Also, both my parents got COVID but didn’t let me know at first. Obviously, I’m half a world away and can’t do anything, but the sudden revelation did worry me. I don’t really let on, but I’m concerned for their long-term health. At this moment it seems like they’ll recover, but as we all know by now, the science on the full aftereffects of COVID is not fully known or settled yet. I pray for the best. US politics, the environment, and the world in general don’t seem to want to let up lately and hey that’s perhaps the wake-up call people need, but it certainly keeps things and planning for the future up in the air. Will I be able to visit the US in January or February to see many friends before they graduate and peace out from my area, or will I have to miss them and try to accommodate some other travel itinerary in the summer? I suppose a vaccine schedule and decisions by the Korean and American governments are what all of this hinges on, and I have no way at present to affect either, so I will just try my best in school and applications for now and see what pans out.

Speaking of school, we’re about to enter week 6. It’s been a lot of reading, some successes, a few failures, and overall, not bad but we’re hitting midterms in 2 weeks and then I also have the TOPIK exam on October 18th. I’ve been going to language exchanges and using Quizlet more, but I’m not full-time studying Korean anymore so I do wonder if I’ll fare any better on this exam than the last one (where I scored 169 points, basically halfway between level four and level five, five being the goal). I can only pray COVID doesn’t explode after this long holiday and cancel that exam as part of my funding depends on it, but I know I also have no control over that and that COVID will likely rise again no matter my hopes.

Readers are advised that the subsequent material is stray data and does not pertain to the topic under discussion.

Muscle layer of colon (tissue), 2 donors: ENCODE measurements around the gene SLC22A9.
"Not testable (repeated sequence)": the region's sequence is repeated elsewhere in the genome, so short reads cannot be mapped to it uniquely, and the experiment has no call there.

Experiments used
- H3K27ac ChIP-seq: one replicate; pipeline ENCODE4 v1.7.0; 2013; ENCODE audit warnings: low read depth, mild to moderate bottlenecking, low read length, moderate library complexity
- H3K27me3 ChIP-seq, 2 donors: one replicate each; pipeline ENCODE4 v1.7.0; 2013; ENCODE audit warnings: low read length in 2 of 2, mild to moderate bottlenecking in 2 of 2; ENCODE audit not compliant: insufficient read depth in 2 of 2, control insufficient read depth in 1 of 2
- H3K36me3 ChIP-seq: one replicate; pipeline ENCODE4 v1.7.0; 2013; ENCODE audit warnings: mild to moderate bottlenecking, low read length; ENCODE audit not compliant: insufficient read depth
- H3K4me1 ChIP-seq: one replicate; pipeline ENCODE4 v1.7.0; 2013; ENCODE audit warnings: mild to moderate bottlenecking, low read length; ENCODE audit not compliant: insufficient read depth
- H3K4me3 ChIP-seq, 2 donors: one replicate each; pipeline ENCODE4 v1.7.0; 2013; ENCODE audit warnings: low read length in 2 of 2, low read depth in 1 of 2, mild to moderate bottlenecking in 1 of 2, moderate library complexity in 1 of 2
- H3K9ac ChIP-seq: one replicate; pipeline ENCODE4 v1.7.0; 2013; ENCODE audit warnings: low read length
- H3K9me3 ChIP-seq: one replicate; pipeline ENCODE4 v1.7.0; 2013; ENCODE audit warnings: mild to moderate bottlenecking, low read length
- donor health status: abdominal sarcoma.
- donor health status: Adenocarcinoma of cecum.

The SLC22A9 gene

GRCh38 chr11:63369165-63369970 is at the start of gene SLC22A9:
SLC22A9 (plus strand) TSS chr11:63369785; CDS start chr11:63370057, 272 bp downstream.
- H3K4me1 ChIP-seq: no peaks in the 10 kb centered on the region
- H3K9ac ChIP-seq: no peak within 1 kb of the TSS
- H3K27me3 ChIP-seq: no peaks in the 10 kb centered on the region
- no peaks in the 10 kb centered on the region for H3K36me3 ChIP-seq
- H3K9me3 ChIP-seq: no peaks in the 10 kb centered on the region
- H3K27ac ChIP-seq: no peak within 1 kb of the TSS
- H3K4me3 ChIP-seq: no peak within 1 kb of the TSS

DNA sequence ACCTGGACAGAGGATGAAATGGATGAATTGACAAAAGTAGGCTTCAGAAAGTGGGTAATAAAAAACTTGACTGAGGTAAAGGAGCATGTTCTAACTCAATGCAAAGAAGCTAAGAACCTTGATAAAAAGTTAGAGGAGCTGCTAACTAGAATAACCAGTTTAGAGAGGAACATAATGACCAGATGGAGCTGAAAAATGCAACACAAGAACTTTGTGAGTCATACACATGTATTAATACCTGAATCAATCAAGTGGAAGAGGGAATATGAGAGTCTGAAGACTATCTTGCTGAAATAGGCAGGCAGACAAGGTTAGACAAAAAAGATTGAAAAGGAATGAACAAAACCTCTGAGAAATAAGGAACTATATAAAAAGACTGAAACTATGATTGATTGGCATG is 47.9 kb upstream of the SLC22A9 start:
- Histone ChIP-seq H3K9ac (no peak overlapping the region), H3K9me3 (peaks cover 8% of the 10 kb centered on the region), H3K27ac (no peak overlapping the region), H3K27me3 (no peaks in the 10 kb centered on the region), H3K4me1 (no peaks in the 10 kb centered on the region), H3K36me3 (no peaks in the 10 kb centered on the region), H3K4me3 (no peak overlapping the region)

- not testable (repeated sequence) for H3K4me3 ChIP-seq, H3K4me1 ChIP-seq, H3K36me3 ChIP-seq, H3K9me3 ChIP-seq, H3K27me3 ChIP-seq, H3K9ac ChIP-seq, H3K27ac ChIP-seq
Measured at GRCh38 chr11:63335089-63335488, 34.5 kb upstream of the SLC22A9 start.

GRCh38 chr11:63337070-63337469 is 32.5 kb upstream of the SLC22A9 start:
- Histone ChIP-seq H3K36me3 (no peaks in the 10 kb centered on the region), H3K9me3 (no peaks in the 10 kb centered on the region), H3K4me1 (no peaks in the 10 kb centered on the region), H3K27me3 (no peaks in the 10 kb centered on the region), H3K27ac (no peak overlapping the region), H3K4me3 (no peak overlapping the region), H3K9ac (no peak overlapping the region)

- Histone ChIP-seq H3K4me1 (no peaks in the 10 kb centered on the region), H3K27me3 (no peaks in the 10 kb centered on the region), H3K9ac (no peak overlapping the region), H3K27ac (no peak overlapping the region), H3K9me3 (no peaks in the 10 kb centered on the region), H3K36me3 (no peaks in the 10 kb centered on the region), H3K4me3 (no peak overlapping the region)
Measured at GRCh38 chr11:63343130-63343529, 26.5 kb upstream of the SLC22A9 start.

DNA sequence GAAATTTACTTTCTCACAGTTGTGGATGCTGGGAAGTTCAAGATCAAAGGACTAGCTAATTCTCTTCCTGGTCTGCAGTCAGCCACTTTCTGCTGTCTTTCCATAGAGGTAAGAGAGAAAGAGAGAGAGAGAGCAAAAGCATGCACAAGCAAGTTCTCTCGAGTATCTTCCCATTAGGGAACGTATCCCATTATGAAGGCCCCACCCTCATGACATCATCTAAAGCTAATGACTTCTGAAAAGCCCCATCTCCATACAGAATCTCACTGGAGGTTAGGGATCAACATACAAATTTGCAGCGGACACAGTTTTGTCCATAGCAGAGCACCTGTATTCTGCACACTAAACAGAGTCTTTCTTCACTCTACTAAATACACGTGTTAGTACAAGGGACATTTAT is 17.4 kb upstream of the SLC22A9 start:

Lastly, I’ve been volunteering for the foreigner running club I’m a part of in Seoul. I joined the second semester of my first year in Fulbright and have been a passive member until this year when it seemed the club might function less if others didn’t step up, as many high performing members had stepped down from their positions. I don’t feel like I’ve done much, but I hosted a track challenge that had somewhat lackluster participation. I had to remind myself people participate in these virtual challenges around other things happening in life, and that that’s fair. I have been running a bit more these days and even ran 10 miles this morning for the first time in a longer time. I’m sure the fitness will build towards something, but for now we’re hosting an event November 8th, and I think I’ll stick to volunteering for that one and aiming for a 10-kilometer time-trial in late November or early December. All races being cancelled has killed a rather fun and purpose-driven pastime for me that had really rooted me in some way to Korean culture and I do dearly miss it. But running is what you make of it, and I will continue to try to appreciate each day.

Question 2: How would you frame your day (answer to the first question) to a complete stranger?